Modular design

Aside from the development of material circles, the application of classic design engineering methods for sustainable design is an essential layer in achieving net-zero emissions. Parts manufacturers and modification providers are already familiar with designing for long maintenance intervals and quick removal and installation to minimize aircraft downtime. By incorporating a circularity approach into the design process, such as creating more modular components and monuments, we can further enhance the potential for re-use and repair. This approach not only aligns with sustainability goals but also offers practical advantages in terms of operational efficiency and cost-effectiveness. The products of Fairphone (cell phone) and Swapfiets (bicycles) are great examples of achieving excellent modularity for repair, which can also be transferred to modularity for customization when thinking of the aircraft cabin.

Mindset and togetherness

In the aviation industry, we are often a group of tech geeks who are passionate about the technology behind our solutions. However, as mentioned earlier, implementing circularity requires us to shift our mindset. Companies like Patagonia serve as examples of ingraining sustainability into their culture from the start. Additionally, the cycling industry fosters a community-based approach with Shift Cycling Culture, while the automotive industry provides great success stories about start-up and corporate partnerships. Let’s draw inspiration from these examples and broaden our own perspective to accelerate sustainable design for aircraft cabin parts.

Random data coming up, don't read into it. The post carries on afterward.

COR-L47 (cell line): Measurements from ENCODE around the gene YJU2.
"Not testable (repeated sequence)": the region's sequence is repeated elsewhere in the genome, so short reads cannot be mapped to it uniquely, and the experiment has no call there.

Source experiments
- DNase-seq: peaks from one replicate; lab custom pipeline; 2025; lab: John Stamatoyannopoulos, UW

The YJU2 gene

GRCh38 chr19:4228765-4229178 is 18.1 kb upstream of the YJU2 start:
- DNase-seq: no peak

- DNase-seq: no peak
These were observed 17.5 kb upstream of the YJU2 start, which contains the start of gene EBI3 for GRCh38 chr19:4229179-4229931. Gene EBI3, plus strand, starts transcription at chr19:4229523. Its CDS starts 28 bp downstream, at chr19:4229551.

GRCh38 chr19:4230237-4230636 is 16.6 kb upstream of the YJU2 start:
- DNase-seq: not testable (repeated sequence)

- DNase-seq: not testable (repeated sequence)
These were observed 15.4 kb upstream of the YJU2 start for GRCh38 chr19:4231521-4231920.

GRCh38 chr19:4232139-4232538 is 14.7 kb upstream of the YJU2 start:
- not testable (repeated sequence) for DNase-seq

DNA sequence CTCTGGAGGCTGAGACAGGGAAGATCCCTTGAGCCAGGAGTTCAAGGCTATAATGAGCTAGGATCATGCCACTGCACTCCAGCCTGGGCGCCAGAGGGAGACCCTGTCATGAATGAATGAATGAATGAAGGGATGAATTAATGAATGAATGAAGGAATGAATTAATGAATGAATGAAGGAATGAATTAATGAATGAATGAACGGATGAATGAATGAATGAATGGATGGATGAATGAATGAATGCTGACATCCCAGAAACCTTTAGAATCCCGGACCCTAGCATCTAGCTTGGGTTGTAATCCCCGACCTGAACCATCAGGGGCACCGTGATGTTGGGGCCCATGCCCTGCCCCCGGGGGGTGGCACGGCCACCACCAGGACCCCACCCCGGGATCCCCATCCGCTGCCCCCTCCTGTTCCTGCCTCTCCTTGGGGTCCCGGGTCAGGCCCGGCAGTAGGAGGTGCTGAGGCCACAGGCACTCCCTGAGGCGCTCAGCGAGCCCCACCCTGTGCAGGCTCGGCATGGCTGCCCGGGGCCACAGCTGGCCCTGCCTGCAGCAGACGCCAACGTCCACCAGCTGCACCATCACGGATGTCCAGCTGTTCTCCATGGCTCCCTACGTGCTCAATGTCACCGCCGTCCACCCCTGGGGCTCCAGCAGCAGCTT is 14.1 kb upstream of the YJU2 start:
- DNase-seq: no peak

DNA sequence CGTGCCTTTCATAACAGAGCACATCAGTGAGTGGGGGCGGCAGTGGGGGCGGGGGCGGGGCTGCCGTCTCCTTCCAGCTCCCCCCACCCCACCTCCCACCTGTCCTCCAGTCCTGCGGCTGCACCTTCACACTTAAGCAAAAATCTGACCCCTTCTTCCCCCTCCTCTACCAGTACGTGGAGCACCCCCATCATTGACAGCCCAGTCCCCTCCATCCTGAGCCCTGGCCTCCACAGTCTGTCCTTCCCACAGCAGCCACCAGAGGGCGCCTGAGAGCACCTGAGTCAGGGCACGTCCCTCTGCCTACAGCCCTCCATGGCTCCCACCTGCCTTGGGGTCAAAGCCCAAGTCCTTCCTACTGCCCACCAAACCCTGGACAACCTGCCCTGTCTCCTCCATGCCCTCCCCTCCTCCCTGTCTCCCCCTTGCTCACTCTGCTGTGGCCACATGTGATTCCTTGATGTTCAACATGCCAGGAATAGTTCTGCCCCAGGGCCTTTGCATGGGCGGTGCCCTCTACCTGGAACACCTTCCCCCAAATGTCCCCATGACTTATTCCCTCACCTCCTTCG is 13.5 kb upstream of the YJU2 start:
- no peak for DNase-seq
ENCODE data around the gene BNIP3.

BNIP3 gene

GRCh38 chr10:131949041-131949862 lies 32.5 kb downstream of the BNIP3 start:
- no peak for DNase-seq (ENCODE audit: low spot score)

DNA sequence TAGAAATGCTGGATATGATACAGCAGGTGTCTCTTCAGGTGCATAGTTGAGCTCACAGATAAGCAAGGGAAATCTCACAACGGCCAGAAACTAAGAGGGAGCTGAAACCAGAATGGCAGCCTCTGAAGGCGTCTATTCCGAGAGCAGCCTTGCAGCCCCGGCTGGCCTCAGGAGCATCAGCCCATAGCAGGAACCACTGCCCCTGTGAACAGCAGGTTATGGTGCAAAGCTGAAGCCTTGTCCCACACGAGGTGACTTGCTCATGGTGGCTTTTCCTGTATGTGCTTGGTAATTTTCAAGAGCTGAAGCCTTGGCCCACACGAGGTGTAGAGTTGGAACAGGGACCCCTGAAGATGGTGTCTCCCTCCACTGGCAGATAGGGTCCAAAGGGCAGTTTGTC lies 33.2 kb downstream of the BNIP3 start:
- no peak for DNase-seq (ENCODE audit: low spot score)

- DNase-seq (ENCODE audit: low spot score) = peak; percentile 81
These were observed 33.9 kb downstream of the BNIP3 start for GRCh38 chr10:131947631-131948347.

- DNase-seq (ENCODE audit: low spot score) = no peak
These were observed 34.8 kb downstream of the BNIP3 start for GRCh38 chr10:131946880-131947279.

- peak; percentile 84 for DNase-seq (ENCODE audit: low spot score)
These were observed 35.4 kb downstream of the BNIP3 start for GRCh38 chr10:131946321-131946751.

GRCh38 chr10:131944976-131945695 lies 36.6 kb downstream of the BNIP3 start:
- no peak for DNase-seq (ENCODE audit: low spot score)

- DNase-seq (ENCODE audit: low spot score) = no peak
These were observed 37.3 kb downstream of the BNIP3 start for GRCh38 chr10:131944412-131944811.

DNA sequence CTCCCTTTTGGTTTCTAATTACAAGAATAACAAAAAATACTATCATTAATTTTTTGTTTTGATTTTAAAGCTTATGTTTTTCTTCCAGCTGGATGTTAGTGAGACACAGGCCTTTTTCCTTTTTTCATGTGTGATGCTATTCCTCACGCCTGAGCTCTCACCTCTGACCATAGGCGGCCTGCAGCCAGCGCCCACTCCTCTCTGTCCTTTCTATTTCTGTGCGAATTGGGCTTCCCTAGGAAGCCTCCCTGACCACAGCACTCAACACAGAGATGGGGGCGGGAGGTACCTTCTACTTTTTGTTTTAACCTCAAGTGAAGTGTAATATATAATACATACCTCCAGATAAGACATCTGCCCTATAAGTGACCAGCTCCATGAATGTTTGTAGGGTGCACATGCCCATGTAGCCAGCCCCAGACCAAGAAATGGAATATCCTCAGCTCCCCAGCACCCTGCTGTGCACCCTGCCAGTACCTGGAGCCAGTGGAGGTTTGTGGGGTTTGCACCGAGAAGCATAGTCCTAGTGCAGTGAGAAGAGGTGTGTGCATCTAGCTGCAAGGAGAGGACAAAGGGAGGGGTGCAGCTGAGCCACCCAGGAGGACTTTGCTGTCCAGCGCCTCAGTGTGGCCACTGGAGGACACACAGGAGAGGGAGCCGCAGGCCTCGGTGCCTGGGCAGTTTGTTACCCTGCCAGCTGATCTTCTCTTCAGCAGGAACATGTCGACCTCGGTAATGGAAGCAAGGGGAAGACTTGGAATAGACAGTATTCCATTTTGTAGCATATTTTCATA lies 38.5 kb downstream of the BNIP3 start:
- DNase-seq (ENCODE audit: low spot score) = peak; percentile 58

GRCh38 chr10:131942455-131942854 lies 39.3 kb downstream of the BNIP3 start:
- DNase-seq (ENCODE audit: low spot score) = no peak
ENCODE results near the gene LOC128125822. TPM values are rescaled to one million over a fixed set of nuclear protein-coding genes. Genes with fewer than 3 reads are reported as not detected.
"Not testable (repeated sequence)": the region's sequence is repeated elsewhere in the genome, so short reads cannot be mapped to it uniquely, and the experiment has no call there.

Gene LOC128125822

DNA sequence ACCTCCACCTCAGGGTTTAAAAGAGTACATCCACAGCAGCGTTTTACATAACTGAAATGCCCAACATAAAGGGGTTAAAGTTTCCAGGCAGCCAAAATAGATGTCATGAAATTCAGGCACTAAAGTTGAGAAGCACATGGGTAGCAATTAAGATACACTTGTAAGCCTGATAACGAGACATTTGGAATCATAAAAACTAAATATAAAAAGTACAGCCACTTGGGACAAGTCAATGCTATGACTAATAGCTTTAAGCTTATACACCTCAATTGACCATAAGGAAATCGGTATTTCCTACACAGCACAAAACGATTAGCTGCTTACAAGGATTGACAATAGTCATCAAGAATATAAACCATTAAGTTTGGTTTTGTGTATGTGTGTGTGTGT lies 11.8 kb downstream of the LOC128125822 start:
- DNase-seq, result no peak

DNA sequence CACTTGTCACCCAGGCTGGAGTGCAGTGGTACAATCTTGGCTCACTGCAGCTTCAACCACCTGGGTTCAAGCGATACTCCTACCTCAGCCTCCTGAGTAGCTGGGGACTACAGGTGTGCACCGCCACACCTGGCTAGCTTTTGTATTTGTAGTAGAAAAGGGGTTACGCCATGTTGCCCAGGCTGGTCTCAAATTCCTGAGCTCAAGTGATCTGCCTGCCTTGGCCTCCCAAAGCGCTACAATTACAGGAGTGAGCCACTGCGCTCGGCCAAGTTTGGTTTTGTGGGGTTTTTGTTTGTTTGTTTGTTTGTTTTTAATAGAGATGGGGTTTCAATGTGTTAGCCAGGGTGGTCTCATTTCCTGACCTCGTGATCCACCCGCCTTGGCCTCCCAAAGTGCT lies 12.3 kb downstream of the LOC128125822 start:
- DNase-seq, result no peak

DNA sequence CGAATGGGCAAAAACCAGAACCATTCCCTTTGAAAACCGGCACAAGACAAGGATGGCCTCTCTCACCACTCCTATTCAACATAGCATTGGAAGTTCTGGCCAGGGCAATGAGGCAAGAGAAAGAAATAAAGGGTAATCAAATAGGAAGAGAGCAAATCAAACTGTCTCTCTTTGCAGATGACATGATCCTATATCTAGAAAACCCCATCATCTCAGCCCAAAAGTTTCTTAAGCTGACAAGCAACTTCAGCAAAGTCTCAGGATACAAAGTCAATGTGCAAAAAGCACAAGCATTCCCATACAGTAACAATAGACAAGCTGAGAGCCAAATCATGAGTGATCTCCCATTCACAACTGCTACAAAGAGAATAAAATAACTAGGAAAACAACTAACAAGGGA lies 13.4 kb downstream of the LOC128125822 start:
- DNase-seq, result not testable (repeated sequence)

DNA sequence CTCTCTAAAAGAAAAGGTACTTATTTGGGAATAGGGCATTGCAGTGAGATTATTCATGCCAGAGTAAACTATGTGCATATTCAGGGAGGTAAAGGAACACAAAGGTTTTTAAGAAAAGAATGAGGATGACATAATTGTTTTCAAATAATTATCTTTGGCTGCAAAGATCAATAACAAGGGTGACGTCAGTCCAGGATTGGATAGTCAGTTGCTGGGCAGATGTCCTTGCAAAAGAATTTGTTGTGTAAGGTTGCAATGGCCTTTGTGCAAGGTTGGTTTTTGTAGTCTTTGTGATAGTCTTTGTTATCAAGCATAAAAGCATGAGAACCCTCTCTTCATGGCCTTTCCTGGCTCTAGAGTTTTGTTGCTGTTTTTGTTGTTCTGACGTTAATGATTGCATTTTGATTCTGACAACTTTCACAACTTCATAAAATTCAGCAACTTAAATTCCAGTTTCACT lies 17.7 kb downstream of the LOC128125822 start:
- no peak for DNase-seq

This article is written by Nicole Noack and has been enhanced with the assistance of Lex, an AI writing assistant, to ensure professional English standards are met.

Headshot of Nicole Noack About The Author

Nicole Noack has 20-plus years of history in aviation and mobility. Her focus is on sustainable engineering, maintenance and operations. She held various leadership positions at Lufthansa Technik AG and founded the Independent Aircraft Modifier Alliance with international industry partners before she switched to micro mobility.

She currently works as an independent hardware advisor and keeps tight relationships with aviation by mentoring for the Sustainable Aero Lab.